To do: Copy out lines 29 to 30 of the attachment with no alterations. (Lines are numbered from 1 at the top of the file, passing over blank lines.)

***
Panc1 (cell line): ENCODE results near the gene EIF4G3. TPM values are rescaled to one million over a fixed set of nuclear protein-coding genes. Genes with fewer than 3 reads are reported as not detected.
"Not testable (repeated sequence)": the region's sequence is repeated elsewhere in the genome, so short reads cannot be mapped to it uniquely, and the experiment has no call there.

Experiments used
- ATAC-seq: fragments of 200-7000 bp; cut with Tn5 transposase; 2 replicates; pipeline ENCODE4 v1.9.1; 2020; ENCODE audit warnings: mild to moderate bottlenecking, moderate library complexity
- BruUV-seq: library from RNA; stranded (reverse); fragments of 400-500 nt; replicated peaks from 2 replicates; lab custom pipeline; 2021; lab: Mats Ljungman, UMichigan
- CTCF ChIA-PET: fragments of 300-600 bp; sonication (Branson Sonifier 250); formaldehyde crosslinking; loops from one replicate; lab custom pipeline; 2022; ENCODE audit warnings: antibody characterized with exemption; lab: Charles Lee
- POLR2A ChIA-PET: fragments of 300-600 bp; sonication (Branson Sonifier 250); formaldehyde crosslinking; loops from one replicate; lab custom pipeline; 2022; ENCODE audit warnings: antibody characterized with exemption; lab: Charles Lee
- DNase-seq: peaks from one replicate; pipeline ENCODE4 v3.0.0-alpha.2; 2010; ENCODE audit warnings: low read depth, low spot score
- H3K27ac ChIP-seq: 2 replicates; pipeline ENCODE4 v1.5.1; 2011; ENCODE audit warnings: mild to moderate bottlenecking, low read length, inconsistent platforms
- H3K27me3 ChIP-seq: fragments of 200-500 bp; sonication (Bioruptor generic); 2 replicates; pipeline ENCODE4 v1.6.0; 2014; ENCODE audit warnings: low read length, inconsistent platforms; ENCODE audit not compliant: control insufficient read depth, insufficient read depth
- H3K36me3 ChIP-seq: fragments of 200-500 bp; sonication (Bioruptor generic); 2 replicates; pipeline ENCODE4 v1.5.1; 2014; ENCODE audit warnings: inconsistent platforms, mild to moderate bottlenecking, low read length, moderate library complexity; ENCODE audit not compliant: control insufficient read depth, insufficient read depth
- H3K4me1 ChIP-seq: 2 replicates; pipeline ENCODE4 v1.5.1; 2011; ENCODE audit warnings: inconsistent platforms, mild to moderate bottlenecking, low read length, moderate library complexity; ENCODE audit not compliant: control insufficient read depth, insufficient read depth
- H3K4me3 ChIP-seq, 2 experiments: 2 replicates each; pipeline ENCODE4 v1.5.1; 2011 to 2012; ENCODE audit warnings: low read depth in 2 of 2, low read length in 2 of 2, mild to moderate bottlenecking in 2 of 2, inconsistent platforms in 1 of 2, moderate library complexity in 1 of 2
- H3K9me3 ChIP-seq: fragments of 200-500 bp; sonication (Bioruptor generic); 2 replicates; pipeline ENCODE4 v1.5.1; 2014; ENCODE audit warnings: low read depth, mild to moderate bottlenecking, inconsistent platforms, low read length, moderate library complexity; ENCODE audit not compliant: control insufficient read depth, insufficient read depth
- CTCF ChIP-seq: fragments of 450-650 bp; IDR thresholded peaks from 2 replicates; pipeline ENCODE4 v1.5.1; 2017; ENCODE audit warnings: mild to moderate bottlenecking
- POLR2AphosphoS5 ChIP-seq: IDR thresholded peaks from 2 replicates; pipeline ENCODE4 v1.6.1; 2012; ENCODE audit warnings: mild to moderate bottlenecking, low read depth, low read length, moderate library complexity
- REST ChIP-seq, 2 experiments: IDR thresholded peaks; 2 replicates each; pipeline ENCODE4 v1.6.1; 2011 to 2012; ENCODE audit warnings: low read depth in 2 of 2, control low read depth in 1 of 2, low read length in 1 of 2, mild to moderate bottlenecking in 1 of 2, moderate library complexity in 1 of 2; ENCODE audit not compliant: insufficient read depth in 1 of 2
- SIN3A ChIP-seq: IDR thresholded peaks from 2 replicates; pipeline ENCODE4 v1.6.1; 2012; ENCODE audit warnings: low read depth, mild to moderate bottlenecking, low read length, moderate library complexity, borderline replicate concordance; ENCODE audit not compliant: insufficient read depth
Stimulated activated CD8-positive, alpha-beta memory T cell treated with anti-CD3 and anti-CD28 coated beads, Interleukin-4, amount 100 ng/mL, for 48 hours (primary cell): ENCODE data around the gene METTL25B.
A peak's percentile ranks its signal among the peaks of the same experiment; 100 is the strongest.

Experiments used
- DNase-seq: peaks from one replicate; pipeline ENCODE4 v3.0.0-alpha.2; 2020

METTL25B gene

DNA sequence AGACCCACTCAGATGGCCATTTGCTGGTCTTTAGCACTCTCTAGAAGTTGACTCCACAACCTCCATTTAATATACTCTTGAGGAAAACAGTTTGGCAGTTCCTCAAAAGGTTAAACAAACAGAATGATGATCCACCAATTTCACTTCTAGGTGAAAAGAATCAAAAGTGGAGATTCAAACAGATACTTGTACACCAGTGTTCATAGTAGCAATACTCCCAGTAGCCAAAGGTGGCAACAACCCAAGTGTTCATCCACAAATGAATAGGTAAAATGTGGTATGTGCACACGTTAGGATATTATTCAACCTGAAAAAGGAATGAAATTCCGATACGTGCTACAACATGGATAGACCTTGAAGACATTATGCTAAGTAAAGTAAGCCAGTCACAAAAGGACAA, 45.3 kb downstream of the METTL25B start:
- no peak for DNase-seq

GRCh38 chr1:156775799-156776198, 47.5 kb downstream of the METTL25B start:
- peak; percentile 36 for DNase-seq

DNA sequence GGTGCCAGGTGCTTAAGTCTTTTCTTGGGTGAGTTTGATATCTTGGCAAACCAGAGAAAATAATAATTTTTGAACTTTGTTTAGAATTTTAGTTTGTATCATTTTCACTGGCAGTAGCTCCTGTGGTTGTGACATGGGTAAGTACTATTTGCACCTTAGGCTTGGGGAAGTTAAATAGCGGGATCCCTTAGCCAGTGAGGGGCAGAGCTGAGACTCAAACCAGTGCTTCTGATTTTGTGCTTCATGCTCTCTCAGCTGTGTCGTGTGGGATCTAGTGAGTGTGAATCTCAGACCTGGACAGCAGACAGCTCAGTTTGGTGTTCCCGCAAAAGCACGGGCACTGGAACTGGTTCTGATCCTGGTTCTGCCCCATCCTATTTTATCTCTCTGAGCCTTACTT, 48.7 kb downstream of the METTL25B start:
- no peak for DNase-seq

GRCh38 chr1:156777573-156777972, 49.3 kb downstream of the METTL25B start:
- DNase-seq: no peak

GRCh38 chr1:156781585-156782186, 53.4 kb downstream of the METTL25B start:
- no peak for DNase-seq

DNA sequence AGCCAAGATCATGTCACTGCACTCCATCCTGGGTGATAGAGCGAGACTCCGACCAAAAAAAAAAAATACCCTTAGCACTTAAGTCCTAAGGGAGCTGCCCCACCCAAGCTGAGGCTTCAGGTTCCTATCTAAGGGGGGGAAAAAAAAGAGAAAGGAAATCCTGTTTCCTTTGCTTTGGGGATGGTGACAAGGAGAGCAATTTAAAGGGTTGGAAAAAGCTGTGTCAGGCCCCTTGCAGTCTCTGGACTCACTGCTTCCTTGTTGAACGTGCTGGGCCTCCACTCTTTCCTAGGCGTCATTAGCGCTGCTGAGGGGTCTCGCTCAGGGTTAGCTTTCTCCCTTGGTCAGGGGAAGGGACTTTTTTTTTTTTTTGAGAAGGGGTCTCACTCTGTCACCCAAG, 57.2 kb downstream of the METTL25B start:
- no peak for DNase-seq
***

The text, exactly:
- no peak for DNase-seq

GRCh38 chr1:156777573-156777972, 49.3 kb downstream of the METTL25B start: